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If you ever left me I'd tear my heart out and never put it back.
Drama pairing the talents of independent filmmaking giant Jim Jarmusch and actor Adam Driver (TV's Girls, Inside Llewyn Davis). Nominated for the Palme d'Or at Cannes 2016.
"Paterson is a bus driver in the city of Paterson, New Jersey – they share the name. Every day, Paterson adheres to a simple routine: he drives his daily route, observing the city as it drifts across his windshield and overhearing fragments of conversation swirling around him; he writes poetry into a notebook; he walks his dog; he stops in a bar and drinks exactly one beer; he goes home to his wife, Laura. By contrast, Laura's world is ever changing. New dreams come to her almost daily. Paterson loves Laura and she loves him. He supports her newfound ambitions; she champions his gift for poetry. The film quietly observes the triumphs and defeats of daily life, along with the poetry evident in its smallest details." (Cannes)
Winner of the Palm Dog (Nellie), 2016 Cannes Film Festival.
Drama, Festival & Independent
Rating: M Offensive language
Weird, magical details loom at the edges of Paterson, but they aren’t its main consideration. Director Jim Jarmusch is more concerned with celebrating ordinary people and the rituals that make up their days.
Adam Driver carries the film on his broad shoulders as Paterson, a bus driver who lives in Paterson, New Jersey. He writes poetry in his spare time, and lives with his wife Golshifteh Farahani, a woman dedicated to her own creative fulfilment. Conflict in the story is fleeting. They’re happy, and the film doesn’t judge them, and in the absence of narrative the film becomes a tone poem about Paterson’s life, the routines that make up his day, and the people around him, all artists in their own way.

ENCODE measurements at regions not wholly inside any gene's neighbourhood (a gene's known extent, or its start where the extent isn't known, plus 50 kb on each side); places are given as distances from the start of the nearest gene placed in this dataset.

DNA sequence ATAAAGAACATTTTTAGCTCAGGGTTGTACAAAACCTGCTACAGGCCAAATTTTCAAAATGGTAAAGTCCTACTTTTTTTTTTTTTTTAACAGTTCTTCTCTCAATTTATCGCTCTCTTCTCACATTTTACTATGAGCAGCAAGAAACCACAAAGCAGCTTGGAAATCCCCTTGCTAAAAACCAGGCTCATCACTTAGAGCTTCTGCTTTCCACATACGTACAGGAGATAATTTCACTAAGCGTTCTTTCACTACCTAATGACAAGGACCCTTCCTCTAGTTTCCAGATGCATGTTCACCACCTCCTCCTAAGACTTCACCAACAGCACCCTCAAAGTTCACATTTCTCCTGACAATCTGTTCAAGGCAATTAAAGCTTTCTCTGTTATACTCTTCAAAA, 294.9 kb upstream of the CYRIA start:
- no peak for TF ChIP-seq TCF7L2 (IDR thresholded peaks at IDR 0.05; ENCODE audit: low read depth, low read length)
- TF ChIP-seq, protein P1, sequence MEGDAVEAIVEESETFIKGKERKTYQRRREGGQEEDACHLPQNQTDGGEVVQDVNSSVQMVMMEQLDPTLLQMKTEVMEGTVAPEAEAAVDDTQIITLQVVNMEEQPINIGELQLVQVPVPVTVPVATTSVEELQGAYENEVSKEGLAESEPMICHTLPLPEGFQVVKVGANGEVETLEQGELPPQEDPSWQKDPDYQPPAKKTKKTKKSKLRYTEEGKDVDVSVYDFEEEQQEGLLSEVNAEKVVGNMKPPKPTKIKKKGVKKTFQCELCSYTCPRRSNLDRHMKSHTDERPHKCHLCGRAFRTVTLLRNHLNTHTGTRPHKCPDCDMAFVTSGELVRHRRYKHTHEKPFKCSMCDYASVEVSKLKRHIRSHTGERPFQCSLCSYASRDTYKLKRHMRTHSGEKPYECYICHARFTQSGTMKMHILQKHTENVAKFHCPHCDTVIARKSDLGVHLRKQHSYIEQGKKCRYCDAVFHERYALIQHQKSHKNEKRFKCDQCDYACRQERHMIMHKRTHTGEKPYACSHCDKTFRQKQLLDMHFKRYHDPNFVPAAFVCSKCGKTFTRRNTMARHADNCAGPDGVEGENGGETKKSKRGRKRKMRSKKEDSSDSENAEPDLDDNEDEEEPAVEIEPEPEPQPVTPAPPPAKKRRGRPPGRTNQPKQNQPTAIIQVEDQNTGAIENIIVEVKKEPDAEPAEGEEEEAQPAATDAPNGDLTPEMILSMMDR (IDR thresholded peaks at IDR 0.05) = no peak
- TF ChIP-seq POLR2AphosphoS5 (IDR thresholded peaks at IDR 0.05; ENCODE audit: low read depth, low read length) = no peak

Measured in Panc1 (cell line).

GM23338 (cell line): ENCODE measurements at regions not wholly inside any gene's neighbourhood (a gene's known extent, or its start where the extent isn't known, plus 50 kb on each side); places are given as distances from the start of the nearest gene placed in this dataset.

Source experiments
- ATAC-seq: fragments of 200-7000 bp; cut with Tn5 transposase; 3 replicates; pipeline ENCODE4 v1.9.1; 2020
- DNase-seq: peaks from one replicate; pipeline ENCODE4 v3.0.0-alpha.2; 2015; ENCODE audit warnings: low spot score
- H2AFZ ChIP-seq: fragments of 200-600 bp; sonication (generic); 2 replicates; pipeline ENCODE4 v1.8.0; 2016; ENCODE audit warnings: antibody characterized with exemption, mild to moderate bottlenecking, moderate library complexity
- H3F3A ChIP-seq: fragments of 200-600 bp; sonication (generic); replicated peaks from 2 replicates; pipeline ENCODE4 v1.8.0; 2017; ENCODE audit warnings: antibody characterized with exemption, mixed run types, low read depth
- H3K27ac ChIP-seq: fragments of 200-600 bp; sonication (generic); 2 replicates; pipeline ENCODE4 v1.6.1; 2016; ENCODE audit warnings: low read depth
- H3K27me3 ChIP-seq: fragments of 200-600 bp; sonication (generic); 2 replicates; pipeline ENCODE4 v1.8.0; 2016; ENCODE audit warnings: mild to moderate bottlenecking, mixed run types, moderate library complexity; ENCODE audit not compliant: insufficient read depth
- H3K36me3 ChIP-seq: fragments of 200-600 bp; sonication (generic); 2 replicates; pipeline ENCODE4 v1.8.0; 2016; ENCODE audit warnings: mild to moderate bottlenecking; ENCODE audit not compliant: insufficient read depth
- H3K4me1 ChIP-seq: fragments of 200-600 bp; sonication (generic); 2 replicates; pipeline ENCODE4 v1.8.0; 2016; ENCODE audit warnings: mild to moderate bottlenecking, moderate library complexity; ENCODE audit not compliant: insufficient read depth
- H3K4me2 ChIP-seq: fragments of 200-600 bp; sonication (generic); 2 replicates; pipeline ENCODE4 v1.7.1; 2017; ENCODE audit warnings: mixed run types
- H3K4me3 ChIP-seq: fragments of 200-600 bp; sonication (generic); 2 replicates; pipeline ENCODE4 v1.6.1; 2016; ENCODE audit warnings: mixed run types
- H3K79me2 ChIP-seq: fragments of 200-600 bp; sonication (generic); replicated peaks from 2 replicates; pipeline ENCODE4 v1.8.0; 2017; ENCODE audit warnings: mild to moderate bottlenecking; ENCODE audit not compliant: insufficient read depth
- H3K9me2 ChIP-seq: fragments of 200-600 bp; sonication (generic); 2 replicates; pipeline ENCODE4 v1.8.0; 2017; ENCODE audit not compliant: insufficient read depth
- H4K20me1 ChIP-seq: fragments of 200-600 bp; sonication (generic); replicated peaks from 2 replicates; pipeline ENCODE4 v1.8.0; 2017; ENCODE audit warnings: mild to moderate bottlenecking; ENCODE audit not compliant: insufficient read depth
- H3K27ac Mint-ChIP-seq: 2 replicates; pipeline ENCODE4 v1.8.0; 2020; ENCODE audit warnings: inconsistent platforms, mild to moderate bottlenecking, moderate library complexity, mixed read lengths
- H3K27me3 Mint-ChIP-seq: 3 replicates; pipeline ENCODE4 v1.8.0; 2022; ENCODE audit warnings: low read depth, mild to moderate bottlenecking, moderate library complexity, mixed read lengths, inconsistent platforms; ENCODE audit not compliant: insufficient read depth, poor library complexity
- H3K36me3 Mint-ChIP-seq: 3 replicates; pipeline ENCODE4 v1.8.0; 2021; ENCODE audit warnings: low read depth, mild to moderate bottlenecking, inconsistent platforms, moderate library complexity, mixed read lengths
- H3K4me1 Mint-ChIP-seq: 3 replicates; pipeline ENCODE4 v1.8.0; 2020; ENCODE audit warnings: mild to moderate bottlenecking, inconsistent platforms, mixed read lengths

It’s an ideal hangout movie because we see the world through Paterson’s eyes, and he finds everyone fascinating. He’s our incredibly likeable guide on a tour of New Jersey, listening to conversations go down unexpected avenues. Jarmusch lets small details, like a photo of Paterson wearing a naval uniform, speak volumes about how these characters ended up where they are.
Seeing a few hundred dollars treated like a big sum of money in an American film is downright refreshing these days, as are characters who are happy with their lives the way they are. If Paterson has a point, it’s anti-aspirational, a call for people to start enjoying life and all its mundanity, and discover the magical details that were there all along.
Time Out London
Little White Lies (UK)
Total Film (UK)
NZ Herald (Francesca Rudkin)
Stuff.co.nz (James Croot)
Jim Jarmusch's Paterson is probably one of the most beautiful films made in recent times. The poetry accounts for about 75% for this statement. Character intricacies such as Paterson not owning a smart phone, following a routine, Paterson's wife's diverse artistic ventures make for strangely intriguing watching. Though there is no major crisis or event which needs resolving, we see, through Paterson, small setbacks that are handled with considerable ease by means of what must be mindfulness or mindfulness techniques and just... love. This love, especially Paterson's for his wife and vice versa, materialises in the form of not just poetry but also acts of kindness to those living in his town - the rapper practising at the laundromat, the girl waiting by the garbage tip, Everett etc. Adam Driver is so great and will surely scale the heights of the Academy Awards for his work in the times to come.